Should You Skip Breakfast When Intermittent Fasting?

Move over keto, there’s a new eating plan creating controversy: Intermittent fasting (IF), which Forbes named one of the hottest diets of 2020. With touted benefits from weight loss to improved insulin resistance—without a complicated regimen involving lots of calorie counting— it’s no wonder many people have gravitated towards the eating plan.

Ethan J. Weiss, MD, a cardiologist and associate professor at the Cardiovascular Research Institute at the University of California, San Francisco, tried IF after reading a few studies on it. “I lost some weight and thought it could be a great tool that would be simple and easy to do for weight loss,” he says.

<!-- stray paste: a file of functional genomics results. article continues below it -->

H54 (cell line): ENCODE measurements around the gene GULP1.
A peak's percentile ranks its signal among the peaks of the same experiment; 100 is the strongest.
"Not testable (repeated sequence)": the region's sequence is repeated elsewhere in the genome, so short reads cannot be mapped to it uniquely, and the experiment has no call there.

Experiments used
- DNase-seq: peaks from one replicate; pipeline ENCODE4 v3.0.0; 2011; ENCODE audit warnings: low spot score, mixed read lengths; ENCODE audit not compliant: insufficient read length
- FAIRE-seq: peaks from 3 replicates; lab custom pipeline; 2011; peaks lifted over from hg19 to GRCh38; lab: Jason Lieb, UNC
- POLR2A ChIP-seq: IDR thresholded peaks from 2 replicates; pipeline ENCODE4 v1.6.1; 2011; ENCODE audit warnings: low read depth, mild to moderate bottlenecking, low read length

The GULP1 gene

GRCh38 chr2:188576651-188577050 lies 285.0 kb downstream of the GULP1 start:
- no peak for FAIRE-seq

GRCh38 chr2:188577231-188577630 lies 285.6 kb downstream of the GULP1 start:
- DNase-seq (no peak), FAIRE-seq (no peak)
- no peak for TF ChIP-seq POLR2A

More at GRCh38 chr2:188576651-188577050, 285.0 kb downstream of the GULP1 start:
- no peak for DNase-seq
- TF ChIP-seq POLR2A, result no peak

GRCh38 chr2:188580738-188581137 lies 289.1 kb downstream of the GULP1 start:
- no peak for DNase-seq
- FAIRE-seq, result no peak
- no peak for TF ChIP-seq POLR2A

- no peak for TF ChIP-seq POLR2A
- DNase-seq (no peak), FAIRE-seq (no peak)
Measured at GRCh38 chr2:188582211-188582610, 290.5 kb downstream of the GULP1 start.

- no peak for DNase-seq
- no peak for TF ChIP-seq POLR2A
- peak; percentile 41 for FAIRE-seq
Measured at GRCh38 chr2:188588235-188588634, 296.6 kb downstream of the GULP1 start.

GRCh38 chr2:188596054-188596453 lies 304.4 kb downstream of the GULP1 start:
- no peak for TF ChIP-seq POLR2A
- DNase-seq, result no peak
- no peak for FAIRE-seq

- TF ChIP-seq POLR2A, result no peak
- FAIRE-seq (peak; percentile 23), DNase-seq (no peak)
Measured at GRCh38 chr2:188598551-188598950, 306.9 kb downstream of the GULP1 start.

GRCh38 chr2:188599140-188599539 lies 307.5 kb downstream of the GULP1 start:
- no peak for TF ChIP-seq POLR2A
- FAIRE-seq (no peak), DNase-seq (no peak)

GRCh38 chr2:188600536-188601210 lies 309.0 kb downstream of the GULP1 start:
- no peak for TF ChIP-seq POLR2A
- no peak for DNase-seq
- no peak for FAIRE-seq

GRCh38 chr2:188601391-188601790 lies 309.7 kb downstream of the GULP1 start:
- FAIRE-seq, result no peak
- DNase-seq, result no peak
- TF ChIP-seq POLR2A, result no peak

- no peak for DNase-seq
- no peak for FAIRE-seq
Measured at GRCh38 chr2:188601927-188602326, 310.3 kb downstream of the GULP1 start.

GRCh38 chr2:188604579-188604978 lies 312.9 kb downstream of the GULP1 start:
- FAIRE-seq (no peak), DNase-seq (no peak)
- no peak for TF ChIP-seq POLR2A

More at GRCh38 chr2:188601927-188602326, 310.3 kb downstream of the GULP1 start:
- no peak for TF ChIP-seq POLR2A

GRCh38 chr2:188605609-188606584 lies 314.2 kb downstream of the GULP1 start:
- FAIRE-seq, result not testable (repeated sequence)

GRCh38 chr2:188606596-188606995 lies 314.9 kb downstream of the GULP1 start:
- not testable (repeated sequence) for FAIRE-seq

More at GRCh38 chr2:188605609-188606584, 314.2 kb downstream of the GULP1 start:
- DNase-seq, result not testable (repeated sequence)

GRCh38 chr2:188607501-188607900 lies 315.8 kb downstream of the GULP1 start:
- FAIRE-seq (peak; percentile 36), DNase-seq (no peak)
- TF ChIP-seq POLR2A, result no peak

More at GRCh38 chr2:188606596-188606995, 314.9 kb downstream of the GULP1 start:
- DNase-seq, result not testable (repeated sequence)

But the scientist in Dr. Weiss needed more evidence. “There were scant few trials in humans, and the ones that were done were small and or uncontrolled. It was hard to know what to think,” he says. So he took matters into his own hands. His resulting study, which was published this September in JAMA Internal Medicine, is a randomized controlled trial (RCT), making it one of the most rigorous studies on IF to date. RCTs are considered the gold standard in research because participants are randomly selected to be in the test group (in this case, to follow the IF diet) to reduce the risk that participants’ or researchers’ biases impact the results.

Excerpted from Well + Good

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